Report: Two-Thirds Of Digital Shoppers Will Bolt If They Feel Unsafe Online
August 04, 2021
In The Privacy Paradox: Securing Data To Build Customer Engagement, a collaboration with Very Good Security, PYMNTS examines the role of personally identifiable information (PII) protections in customer engagement and provides insights into steps that companies can take to address consumers’ concerns about data privacy.
The economy that has emerged in the wake of the pandemic is driven by digital commerce, and online platforms play no small role in driving that change. Digital platforms like Amazon, Uber Eats, Etsy, Shopify and countless others have become many consumers’ go-to for retail purchases, grocery shopping, food orders and more, with 48 percent of consumers saying they engage with such platforms more often now than they did one year ago.
There is nevertheless a hitch in this increasingly platform-driven digital ecosystem, however: data security. Consumers express a great deal of concern about the security ramifications of providing their personally identifiable information (PII) to access the digital platforms that have become central to their everyday lives. Forty-nine percent said they are either “very” or “extremely” concerned and as much as 89 percent said they are at least “somewhat” concerned about doing so – despite the fact that many platforms rely on such data to power the smooth, convenient purchasing experiences that give them their competitive edge. Just how deep do these data security concerns run, and what can platforms do to alleviate consumers’ fears about sharing their PII online and boost engagement?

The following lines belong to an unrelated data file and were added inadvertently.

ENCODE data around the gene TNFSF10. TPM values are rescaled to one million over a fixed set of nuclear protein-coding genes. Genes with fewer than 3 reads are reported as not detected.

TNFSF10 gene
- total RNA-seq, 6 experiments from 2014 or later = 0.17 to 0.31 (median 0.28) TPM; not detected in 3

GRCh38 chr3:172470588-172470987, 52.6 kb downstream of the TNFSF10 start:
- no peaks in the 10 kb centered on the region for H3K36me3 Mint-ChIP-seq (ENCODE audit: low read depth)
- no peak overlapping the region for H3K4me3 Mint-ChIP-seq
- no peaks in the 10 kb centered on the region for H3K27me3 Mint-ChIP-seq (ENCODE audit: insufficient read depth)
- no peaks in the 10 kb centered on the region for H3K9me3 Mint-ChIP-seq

The Privacy Paradox: Securing Data To Build Customer Engagement, a PYMNTS and Very Good Security collaboration surveyed a census-balanced panel of 2,257 U.S. consumers about how their of use online platforms has changed during the past 12 months and the security concerns they have when it comes to providing their PPI to enable their platform experiences.
Our research shows that shoppers’ data security fears have very real ramifications for digital platforms. Not only would 57 percent of platforms users be “very” or “extremely” likely to leave their platforms for competitors over security concerns, but 65 percent of all consumers say that they would not even finish creating an account if a security red flag arose during sign-up.
This spells trouble for digital platforms, which often require consumers’ sensitive personal and payment information to provide the easy, seamless purchasing experiences customers have come to expect. Seventy percent of consumers say they would be only “slightly” or “not at all” willing to provide this type of information to digital platforms they have never used before. Many market players, therefore, face an uphill battle wooing new potential customers.
The Privacy Paradox: Securing Data To Build Customer Engagement details what digital platforms need to know about what consumers expect from them in terms of handling their PPI and how they can ensure that they are hitting the mark on their customers’ data security expectations.